Copy Protection Works

Most of us hate copy protection, not because we want to steal software, but because it too often gets in the way of legitimate use. But according to the Business Software Alliance, protection works. Since launching the Genuine Software initiative, sales of Windows are up and piracy is down, the organization believes.

Windows Genuine Advantage isn't copy protection in the old sense of the word -- through dongles and so forth. No, here Microsoft pings your computer, checks if it's legit and -- if it isn't -- disables some of its features 'til you buy the real thing.

Personally, I'd rather have a dongle.

What about you? Are there protection schemes you can live with? Let us know by writing me at dbarney@redmondmag.com.

Virtually Valid
Microsoft's new hypervisor, (formerly called Viridian, and now Hyper-V) is nearly a year away, but Redmond is already prepping support services, including a new program to certify that third-party tools work with Hyper-V.

The virtualization market is in its infancy (even though you old mainframers will tell me IBM big iron has had virtual machines for decades), so it's crucial to prove what works with what.

In fact, the real battle will be for ISVs. Major virtualization companies are building platforms, entire stacks of virtual technologies. Whoever can get the most third-party support may ultimately become the platform. While Microsoft is a genius at building third-party markets (and then tearing down the most profitable pieces), VMware has a clear headstart.

Send your virtualization war stories to me at dbarney@redmondmag.com.

.NET and WebSphere Sitting in a Tree
IBM and Microsoft haven't truly gotten along since they split up over OS/2 versus Windows. Now, the battle continues as IBM pitches Linux and Power6-based servers against Dell and HP servers running Windows.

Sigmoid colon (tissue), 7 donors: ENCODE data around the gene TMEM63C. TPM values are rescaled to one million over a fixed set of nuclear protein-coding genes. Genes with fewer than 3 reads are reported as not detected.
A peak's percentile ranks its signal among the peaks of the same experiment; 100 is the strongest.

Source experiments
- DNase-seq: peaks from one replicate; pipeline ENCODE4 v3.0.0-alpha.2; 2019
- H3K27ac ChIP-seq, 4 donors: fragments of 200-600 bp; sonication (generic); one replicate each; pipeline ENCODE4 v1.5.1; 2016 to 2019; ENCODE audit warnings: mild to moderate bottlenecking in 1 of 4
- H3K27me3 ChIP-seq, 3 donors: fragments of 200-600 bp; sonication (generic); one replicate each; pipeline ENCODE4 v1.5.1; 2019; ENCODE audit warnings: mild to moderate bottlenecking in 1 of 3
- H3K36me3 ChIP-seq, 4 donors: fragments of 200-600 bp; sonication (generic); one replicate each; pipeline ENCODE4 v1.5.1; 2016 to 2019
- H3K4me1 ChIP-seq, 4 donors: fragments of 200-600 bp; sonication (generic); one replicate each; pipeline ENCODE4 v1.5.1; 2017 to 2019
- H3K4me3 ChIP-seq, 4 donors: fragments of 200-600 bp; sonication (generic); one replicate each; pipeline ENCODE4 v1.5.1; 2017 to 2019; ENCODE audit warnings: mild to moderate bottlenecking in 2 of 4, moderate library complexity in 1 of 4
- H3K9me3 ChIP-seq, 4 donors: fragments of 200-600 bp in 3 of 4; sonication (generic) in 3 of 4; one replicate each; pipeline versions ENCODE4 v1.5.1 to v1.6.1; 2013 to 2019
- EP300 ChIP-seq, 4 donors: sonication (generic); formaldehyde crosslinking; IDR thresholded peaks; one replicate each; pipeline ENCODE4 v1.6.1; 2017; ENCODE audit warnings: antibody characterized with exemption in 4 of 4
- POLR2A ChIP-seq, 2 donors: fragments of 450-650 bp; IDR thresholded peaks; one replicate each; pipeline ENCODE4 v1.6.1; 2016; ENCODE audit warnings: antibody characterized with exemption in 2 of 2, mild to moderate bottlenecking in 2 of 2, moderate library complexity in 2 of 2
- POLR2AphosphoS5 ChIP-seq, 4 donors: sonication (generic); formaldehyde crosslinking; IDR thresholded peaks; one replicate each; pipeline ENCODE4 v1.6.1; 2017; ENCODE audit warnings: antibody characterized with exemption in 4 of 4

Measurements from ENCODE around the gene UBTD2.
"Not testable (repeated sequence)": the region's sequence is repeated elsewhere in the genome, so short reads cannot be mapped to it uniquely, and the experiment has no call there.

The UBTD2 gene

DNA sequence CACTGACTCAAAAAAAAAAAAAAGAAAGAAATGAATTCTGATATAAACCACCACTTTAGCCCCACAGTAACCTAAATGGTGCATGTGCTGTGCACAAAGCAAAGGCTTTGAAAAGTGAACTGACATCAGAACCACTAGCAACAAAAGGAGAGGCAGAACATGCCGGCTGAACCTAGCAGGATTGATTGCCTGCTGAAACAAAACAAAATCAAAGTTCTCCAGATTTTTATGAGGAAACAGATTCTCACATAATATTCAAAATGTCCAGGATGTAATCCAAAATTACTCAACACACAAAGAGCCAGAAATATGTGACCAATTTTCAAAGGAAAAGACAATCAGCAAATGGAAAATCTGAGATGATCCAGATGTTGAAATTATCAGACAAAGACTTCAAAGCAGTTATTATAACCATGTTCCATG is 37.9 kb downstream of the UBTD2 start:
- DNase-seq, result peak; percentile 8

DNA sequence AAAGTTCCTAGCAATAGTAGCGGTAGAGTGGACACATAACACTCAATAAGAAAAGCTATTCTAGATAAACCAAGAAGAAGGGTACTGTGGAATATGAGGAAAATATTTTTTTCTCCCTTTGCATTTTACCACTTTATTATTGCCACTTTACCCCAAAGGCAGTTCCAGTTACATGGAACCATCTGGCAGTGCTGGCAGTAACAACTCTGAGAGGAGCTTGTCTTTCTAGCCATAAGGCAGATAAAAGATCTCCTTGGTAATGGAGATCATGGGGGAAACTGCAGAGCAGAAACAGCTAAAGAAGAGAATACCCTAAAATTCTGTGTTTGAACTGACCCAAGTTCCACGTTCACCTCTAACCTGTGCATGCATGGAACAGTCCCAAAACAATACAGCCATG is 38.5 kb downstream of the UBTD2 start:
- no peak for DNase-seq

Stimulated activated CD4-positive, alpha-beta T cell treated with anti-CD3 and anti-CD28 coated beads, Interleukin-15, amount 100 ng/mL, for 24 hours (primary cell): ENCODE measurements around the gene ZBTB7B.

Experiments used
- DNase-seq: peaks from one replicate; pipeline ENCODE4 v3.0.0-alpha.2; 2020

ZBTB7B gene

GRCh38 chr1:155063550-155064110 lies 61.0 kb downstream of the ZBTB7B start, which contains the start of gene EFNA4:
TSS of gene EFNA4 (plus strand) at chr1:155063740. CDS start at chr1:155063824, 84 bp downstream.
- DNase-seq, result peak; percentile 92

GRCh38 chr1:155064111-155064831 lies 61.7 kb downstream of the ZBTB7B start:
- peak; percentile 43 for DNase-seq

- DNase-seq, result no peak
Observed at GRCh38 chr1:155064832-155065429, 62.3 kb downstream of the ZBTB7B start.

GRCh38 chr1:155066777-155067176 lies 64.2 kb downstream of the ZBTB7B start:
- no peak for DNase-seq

On the development side, IBM runs with Rational (which supports Eclipse) and WebSphere (which competes with Microsoft IIS).

But unlike in decades past, IBM is all about openness and standards. That may be one reason why IBM hooked up with Mainsoft to make sure that .NET and SharePoint work with the IBM WebSphere portal.

Windows Server 2008 Version Overkill?
One of my favorite newsletters/blogs is WServerNews written by Sunbelt exec Stu Sjouwerman. In his most recent issue, Stu tries to make sense of Windows Server 2008 versions and their pricing. You'll have to scroll down to page 4 to get his analysis, but it's well worth the trip.

Eventually, there will be eight different major editions of Windows Server 2008. Oh, and there's a standalone version of the Hyper-V hypervisor. Then, Stu looks at the 32- and 64-bit versions, and comes up with as many as 16 different versions!

If a guy that writes WServerNews can't make sense of this, we're all in trouble.

About the Author

Doug Barney is editor in chief of Redmond magazine and the VP, editorial director of Redmond Media Group.

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